The Democrats rule New York as a one-party state with veto-proof supermajorities in both chambers of the state legislature. But once again this year they failed to use their power to enact popular progressive reforms affecting health care, climate, housing, criminal justice, and abortion rights.
The Democrats’ disposal of the following 20 bills are 20 reasons to vote for the Green Party gubernatorial ticket of Howie Hawkins and Gloria Mattera on November 8.
1. The New York Health Act would have created a state-level Medicare-for-All program for all New York residents. Versions of it have passed the Assembly since the early 1990s. But the bill has not got out of committee in either chamber since the Democrats regained control of the state Senate in 2018.
More climate legislation is needed to implement to clean energy and environmental justice goals of the 2019 Climate Leadership and Community Protection Act (CLCPA). While the Green Party regards these goals in CLCPA as too weak, the Greens did support the climate bills pushed by the Climate Can’t Wait coalition to support the CLCPA’s clean energy and environmental justice goals. But these climate bills were not adopted by the legislature:
2. The Build Public Renewables Act would have enabled the New York Power Authority (NYPA) to build affordable renewable energy and to retrofit public buildings with energy efficiency and electric heat pumps.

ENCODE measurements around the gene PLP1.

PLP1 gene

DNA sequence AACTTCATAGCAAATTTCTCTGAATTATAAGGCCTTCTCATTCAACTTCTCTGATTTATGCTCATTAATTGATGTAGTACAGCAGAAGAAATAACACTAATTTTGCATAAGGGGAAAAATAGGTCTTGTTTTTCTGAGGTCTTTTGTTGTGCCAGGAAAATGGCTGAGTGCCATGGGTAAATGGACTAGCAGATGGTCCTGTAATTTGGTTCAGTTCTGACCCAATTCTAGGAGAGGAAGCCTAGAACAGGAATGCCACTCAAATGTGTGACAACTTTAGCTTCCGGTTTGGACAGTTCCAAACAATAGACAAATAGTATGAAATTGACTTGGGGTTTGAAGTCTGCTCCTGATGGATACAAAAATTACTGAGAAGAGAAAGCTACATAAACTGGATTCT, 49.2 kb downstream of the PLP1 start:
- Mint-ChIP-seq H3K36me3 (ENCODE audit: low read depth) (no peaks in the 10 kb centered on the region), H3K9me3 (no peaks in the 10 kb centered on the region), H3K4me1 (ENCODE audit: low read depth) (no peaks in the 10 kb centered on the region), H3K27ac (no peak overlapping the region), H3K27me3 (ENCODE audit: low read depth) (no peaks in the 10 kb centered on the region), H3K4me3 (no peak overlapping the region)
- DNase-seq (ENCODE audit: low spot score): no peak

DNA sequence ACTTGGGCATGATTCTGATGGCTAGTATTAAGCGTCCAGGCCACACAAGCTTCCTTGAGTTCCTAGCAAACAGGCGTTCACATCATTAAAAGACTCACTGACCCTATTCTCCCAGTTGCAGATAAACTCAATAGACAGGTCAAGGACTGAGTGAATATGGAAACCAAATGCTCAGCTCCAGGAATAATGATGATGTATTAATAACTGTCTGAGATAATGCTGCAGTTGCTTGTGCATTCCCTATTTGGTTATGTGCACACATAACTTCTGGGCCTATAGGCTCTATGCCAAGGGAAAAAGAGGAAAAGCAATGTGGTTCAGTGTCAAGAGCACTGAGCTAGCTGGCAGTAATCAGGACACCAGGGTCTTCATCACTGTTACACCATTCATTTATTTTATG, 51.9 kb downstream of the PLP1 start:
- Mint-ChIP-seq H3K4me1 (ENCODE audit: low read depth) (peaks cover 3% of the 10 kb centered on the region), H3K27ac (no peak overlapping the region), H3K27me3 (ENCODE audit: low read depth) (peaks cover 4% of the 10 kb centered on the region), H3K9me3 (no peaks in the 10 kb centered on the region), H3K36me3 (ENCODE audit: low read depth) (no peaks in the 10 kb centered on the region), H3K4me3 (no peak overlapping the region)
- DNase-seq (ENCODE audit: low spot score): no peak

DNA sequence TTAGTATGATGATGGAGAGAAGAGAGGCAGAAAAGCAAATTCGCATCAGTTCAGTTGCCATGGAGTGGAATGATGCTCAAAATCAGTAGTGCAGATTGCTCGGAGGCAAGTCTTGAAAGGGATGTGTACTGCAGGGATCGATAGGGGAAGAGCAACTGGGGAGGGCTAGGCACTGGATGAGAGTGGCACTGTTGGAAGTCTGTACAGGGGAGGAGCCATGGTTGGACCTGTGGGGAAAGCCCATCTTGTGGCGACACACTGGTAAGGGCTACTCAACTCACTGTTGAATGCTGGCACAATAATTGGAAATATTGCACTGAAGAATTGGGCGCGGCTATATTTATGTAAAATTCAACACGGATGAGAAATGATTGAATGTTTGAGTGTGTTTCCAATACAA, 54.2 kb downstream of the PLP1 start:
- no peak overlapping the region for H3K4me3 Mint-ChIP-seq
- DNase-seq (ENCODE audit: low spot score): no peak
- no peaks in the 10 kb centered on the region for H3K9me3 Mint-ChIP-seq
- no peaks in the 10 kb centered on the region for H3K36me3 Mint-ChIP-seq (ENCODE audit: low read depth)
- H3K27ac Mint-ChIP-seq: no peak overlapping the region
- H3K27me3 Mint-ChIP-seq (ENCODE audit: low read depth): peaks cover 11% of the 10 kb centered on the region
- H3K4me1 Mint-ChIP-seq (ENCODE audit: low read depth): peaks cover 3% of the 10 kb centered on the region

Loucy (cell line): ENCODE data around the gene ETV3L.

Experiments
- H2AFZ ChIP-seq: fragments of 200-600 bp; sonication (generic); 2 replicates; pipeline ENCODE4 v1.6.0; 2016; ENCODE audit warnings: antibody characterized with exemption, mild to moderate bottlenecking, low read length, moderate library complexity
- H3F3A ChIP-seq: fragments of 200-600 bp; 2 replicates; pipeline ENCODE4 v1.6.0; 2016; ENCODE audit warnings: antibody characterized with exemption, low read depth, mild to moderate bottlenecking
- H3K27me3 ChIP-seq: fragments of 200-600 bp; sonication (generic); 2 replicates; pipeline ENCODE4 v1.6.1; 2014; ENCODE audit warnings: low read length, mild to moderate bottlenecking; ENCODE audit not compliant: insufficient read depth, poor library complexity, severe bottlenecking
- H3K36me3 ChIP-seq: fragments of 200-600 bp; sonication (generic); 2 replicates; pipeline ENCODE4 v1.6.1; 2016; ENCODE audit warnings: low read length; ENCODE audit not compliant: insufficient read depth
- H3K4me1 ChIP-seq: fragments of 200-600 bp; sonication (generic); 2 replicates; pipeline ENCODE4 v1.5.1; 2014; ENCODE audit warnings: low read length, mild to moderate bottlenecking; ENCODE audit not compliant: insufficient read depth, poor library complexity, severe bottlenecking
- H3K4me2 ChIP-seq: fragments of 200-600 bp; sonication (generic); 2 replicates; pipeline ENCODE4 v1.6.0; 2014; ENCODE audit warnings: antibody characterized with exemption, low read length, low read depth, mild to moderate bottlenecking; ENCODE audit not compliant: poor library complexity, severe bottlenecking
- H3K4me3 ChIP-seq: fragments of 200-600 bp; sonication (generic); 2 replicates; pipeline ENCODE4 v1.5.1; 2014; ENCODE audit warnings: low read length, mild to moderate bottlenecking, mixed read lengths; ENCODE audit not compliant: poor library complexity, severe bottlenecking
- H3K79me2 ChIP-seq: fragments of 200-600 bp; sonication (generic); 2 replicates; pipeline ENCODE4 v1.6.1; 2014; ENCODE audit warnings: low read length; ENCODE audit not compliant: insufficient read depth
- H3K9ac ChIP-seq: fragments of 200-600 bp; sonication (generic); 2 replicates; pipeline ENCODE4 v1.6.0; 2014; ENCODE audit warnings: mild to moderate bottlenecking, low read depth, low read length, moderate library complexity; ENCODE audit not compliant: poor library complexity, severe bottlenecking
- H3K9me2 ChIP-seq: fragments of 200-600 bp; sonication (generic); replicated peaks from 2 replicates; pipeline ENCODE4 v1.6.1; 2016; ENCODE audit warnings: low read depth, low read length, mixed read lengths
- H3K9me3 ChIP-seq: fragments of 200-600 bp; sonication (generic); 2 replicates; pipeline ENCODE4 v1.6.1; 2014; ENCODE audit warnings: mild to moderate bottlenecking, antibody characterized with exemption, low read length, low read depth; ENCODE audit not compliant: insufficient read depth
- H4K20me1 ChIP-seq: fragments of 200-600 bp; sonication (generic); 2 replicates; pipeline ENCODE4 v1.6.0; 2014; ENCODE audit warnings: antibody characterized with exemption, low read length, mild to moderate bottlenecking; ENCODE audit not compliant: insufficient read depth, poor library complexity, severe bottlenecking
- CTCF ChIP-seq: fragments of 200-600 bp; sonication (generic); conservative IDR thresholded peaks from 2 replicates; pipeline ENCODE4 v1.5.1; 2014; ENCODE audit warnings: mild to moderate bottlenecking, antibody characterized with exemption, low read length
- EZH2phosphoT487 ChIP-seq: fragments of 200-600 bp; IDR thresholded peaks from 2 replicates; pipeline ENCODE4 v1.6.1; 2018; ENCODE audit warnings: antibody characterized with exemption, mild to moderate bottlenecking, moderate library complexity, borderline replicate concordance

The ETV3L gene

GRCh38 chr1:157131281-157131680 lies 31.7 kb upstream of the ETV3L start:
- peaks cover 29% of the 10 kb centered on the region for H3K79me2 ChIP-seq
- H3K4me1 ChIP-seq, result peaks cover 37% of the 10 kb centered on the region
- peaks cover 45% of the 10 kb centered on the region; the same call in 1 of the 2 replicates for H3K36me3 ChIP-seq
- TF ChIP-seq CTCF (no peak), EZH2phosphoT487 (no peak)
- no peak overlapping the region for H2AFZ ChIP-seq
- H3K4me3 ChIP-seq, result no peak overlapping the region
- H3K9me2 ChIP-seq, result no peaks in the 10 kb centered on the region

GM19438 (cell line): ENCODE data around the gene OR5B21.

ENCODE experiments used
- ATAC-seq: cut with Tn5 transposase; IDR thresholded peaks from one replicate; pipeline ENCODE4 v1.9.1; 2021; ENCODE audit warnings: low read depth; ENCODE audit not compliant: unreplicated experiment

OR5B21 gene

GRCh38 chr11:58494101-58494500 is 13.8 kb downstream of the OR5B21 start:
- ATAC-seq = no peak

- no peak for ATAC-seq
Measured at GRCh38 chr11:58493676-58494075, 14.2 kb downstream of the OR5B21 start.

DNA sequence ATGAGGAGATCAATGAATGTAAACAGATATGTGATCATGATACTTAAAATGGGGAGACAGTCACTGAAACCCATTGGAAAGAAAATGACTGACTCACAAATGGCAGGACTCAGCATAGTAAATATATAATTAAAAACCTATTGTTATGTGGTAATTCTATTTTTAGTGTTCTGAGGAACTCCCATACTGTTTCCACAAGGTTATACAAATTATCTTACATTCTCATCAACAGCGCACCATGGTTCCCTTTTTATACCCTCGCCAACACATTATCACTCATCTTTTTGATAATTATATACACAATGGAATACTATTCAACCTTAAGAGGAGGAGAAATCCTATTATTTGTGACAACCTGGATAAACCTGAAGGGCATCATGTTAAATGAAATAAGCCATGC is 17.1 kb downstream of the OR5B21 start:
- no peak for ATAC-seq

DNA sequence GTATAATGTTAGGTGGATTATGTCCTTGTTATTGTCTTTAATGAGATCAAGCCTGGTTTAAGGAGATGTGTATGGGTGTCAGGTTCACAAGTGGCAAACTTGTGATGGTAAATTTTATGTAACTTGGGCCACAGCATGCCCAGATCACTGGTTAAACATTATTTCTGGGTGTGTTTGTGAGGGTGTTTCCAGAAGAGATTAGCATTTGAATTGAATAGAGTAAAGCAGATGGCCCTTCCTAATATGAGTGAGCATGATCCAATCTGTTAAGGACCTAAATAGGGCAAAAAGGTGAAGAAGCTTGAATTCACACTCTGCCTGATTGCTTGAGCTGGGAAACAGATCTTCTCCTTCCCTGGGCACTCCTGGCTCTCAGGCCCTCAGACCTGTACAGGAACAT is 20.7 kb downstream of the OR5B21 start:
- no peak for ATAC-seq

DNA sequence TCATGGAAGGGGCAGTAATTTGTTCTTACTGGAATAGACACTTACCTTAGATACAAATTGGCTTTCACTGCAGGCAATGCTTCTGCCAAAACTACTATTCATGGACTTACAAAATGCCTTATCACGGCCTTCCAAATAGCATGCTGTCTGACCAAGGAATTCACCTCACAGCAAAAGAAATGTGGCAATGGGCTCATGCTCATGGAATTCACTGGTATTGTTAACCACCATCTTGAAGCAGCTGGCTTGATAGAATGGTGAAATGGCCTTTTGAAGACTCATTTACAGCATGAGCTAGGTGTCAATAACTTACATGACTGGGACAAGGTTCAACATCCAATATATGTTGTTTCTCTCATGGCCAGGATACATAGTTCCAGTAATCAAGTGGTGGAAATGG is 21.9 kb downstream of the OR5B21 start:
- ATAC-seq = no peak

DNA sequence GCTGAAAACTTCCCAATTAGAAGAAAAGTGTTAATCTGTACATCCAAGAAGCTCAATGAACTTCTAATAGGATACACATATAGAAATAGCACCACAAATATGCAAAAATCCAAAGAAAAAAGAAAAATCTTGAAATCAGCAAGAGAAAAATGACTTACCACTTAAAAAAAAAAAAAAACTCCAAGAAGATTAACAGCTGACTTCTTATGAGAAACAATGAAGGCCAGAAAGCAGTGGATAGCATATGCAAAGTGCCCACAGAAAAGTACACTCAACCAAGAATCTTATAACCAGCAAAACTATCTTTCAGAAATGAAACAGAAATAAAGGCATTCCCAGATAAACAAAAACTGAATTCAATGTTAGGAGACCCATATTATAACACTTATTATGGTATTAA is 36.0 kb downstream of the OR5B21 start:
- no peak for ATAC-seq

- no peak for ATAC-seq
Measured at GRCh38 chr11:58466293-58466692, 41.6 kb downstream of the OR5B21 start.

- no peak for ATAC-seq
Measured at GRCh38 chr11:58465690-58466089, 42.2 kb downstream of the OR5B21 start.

3. The All Electric Buildings Act would have ended fossil-fueled heating and cooling systems in new residential or commercial buildings for buildings up six floors by 2024 and all buildings by 2027
4. The CLCPA Implementation and Funding Act would have provided $15 billion in the 2022 budget to help fund the clean energy transition.
5. The Clean Futures Act would have banned new fossil-fueled electric power generation.
6. The Climate and Community Investment Act would have enacted a progressive carbon tax with rebates to help fund the clean energy transition.
7. The Fossil Fuel Subsidy Elimination Act would have cut over $330 million in New York tax exemptions to the fossil fuel industry.
8. The Green New Deal for New York Act would have taxed the rich for over $10 billion a year to help fund the clean energy transition
9. The Renewable Capitol Act would have required that the State Capitol and Empire State Plaza be powered by renewable energy.
10. The Teachers’ Fossil Fuel Divestment Act would have required the New York State Teachers’ Retirement System to divest from fossil fuel holdings.
11. The Energy Efficiency, Equity and Jobs Act would have required that Public Service Commission programs provide job training funds and set hiring targets for disadvantaged communities.
12. The Cryptocurrency Mining Act did pass. It provides for a two-year moratorium on fossil-fueled cryptocurrency mining. But it grandfathers in the on-site fracked gas powered electricity at Greenidge Generation’s Bitcoin mining plant in Dresden on Seneca Lake. Whether Governor Kathy Hochul will sign it into law is far from certain. The original bill called for a three-year moratorium. The Green Party supports a ban. Cryptocurrency mining is a waste of energy. Even when cryptocurrency is mined with renewable electricity, that is clean electricity that is needed immediately to decarbonize buildings, transportation, and manufacturing.